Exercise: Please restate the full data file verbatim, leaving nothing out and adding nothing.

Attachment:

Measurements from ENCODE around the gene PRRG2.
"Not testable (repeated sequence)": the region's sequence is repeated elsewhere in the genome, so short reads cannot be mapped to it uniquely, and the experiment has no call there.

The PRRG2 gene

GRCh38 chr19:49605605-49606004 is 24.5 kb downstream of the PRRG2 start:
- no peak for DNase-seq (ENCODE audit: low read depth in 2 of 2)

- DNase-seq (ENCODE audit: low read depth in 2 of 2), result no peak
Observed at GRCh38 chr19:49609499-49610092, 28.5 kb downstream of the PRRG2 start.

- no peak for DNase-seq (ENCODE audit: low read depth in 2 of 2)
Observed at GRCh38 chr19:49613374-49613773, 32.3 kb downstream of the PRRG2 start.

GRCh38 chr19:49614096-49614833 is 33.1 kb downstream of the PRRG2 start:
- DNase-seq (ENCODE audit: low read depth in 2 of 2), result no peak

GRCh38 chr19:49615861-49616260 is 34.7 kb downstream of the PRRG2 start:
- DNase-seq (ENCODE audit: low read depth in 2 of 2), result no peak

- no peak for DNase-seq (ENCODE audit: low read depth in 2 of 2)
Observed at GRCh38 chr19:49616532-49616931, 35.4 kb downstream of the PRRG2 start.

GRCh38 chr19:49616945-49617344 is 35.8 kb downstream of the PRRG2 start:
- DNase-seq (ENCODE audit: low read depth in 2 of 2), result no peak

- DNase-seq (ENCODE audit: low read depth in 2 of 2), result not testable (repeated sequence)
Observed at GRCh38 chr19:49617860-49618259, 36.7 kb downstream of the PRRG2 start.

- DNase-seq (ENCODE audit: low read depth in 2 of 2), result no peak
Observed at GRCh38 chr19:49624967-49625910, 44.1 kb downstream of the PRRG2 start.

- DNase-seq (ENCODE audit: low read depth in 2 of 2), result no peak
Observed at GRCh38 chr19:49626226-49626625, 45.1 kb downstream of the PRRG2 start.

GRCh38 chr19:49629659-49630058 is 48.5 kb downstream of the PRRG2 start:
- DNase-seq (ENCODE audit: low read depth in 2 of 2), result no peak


Measurements from ENCODE around the gene PRRG2.
"Not testable (repeated sequence)": the region's sequence is repeated elsewhere in the genome, so short reads cannot be mapped to it uniquely, and the experiment has no call there.

The PRRG2 gene

GRCh38 chr19:49605605-49606004 is 24.5 kb downstream of the PRRG2 start:
- no peak for DNase-seq (ENCODE audit: low read depth in 2 of 2)

- DNase-seq (ENCODE audit: low read depth in 2 of 2), result no peak
Observed at GRCh38 chr19:49609499-49610092, 28.5 kb downstream of the PRRG2 start.

- no peak for DNase-seq (ENCODE audit: low read depth in 2 of 2)
Observed at GRCh38 chr19:49613374-49613773, 32.3 kb downstream of the PRRG2 start.

GRCh38 chr19:49614096-49614833 is 33.1 kb downstream of the PRRG2 start:
- DNase-seq (ENCODE audit: low read depth in 2 of 2), result no peak

GRCh38 chr19:49615861-49616260 is 34.7 kb downstream of the PRRG2 start:
- DNase-seq (ENCODE audit: low read depth in 2 of 2), result no peak

- no peak for DNase-seq (ENCODE audit: low read depth in 2 of 2)
Observed at GRCh38 chr19:49616532-49616931, 35.4 kb downstream of the PRRG2 start.

GRCh38 chr19:49616945-49617344 is 35.8 kb downstream of the PRRG2 start:
- DNase-seq (ENCODE audit: low read depth in 2 of 2), result no peak

- DNase-seq (ENCODE audit: low read depth in 2 of 2), result not testable (repeated sequence)
Observed at GRCh38 chr19:49617860-49618259, 36.7 kb downstream of the PRRG2 start.

- DNase-seq (ENCODE audit: low read depth in 2 of 2), result no peak
Observed at GRCh38 chr19:49624967-49625910, 44.1 kb downstream of the PRRG2 start.

- DNase-seq (ENCODE audit: low read depth in 2 of 2), result no peak
Observed at GRCh38 chr19:49626226-49626625, 45.1 kb downstream of the PRRG2 start.

GRCh38 chr19:49629659-49630058 is 48.5 kb downstream of the PRRG2 start:
- DNase-seq (ENCODE audit: low read depth in 2 of 2), result no peak